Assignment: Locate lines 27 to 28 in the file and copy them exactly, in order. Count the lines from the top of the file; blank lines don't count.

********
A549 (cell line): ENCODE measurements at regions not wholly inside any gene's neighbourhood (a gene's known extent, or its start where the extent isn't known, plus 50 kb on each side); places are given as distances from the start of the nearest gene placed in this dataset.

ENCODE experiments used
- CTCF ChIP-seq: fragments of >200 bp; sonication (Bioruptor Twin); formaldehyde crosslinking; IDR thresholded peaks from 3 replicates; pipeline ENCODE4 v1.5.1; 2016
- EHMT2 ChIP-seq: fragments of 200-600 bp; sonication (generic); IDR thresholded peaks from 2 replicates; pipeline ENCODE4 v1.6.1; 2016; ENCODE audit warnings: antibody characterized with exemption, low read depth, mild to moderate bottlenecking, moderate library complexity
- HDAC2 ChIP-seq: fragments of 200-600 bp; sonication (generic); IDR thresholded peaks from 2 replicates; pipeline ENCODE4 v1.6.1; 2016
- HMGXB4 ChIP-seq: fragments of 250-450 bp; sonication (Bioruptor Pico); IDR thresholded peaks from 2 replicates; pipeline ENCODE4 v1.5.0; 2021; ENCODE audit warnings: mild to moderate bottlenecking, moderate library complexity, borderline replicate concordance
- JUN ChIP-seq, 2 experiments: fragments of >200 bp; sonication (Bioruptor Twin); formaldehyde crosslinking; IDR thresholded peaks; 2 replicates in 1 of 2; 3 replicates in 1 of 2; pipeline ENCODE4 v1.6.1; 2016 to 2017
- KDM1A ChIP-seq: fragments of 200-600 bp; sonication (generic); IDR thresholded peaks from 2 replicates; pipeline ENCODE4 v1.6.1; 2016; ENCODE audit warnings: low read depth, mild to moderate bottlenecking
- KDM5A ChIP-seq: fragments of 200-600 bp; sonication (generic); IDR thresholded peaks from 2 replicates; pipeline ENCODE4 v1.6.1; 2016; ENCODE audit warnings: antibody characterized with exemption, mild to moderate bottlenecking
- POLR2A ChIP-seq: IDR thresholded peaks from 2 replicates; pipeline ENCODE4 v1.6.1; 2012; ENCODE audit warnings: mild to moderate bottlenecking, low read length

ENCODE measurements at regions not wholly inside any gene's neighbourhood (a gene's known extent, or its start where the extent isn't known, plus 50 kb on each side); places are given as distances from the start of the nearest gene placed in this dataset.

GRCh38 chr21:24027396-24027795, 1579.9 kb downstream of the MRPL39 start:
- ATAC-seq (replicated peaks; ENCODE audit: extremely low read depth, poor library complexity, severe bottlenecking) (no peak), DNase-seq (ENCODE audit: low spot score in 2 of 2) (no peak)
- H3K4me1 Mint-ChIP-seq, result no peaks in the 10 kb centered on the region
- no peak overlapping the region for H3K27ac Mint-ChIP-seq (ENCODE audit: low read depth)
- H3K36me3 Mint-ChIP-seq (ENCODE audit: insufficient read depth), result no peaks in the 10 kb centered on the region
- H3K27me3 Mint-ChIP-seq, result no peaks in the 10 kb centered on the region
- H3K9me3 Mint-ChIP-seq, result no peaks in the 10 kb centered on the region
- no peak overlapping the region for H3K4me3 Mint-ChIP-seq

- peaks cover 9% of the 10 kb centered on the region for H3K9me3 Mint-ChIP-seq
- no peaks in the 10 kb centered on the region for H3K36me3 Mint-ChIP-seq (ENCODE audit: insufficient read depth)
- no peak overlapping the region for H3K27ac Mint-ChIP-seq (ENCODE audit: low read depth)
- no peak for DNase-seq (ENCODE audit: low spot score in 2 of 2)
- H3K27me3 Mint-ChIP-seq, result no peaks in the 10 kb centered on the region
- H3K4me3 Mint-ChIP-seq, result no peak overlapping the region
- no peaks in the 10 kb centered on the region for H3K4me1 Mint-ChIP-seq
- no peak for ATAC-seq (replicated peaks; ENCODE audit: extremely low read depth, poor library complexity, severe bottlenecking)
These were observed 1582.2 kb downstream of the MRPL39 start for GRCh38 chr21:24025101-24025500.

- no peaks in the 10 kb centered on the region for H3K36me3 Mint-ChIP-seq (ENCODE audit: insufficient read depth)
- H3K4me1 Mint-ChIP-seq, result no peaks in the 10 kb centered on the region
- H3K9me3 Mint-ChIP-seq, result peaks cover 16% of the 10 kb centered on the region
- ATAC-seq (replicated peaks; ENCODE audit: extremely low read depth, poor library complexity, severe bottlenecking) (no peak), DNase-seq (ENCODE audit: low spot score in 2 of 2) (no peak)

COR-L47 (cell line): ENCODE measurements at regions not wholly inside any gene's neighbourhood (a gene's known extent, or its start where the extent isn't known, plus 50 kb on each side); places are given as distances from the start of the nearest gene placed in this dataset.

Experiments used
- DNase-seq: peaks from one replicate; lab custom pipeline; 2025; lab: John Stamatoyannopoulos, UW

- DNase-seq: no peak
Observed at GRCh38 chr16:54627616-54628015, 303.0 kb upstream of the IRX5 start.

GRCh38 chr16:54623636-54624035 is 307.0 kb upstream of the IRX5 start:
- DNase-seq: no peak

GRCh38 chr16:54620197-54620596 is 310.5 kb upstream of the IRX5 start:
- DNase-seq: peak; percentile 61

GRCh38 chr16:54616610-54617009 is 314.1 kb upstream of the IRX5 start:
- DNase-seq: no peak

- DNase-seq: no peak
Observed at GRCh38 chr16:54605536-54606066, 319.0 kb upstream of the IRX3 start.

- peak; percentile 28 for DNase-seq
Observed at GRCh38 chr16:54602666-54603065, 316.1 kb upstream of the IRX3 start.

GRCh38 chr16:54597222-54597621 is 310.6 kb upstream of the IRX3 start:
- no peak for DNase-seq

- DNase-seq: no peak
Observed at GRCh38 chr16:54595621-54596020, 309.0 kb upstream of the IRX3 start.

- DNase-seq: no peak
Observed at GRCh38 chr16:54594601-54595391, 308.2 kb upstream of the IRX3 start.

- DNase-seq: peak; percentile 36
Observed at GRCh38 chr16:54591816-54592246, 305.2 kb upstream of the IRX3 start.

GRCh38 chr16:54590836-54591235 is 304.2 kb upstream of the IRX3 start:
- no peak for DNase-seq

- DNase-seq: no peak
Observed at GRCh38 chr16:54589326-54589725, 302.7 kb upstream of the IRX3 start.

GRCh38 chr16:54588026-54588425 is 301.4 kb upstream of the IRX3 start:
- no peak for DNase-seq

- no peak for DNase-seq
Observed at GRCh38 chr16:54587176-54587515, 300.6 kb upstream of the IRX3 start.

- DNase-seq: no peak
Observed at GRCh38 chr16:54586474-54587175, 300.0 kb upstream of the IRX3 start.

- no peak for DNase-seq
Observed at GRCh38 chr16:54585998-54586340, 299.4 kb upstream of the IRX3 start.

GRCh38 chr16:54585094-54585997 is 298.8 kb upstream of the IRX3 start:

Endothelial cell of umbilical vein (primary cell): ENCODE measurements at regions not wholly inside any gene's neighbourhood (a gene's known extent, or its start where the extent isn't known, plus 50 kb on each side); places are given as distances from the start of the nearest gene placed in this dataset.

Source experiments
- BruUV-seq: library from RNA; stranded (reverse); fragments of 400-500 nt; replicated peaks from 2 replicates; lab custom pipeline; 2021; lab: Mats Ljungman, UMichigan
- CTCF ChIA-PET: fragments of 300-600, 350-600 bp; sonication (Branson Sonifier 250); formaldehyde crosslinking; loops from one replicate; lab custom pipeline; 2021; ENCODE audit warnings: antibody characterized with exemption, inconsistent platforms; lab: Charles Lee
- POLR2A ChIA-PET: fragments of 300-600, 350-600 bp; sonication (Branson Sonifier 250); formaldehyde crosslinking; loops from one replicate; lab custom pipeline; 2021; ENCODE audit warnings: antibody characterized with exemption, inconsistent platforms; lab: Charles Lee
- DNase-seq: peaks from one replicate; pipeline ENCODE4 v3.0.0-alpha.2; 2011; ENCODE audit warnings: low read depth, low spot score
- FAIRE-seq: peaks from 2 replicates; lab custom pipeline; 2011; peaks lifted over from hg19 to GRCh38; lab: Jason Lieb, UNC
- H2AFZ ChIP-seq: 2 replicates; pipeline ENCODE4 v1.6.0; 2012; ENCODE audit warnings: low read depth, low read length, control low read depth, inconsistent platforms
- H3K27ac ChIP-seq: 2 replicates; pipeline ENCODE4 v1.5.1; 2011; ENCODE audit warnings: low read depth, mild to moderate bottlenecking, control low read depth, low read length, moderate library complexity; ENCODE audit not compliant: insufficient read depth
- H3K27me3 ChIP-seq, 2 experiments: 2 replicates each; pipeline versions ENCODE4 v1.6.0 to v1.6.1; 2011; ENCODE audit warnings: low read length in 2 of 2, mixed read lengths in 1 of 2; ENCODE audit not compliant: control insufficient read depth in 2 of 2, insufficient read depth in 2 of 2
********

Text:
- no peak for ATAC-seq (replicated peaks; ENCODE audit: extremely low read depth, poor library complexity, severe bottlenecking)
These were observed 1582.2 kb downstream of the MRPL39 start for GRCh38 chr21:24025101-24025500.